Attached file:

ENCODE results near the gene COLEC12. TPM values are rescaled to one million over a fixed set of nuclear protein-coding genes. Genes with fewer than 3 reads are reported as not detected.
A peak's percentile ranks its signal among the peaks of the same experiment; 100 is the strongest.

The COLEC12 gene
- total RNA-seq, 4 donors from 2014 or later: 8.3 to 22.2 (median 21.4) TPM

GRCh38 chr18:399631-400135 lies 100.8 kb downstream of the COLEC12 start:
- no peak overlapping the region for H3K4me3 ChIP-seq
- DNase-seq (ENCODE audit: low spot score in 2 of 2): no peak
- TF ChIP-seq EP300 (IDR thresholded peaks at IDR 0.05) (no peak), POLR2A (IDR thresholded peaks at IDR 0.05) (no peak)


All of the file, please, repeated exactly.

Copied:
ENCODE results near the gene COLEC12. TPM values are rescaled to one million over a fixed set of nuclear protein-coding genes. Genes with fewer than 3 reads are reported as not detected.
A peak's percentile ranks its signal among the peaks of the same experiment; 100 is the strongest.

The COLEC12 gene
- total RNA-seq, 4 donors from 2014 or later: 8.3 to 22.2 (median 21.4) TPM

GRCh38 chr18:399631-400135 lies 100.8 kb downstream of the COLEC12 start:
- no peak overlapping the region for H3K4me3 ChIP-seq
- DNase-seq (ENCODE audit: low spot score in 2 of 2): no peak
- TF ChIP-seq EP300 (IDR thresholded peaks at IDR 0.05) (no peak), POLR2A (IDR thresholded peaks at IDR 0.05) (no peak)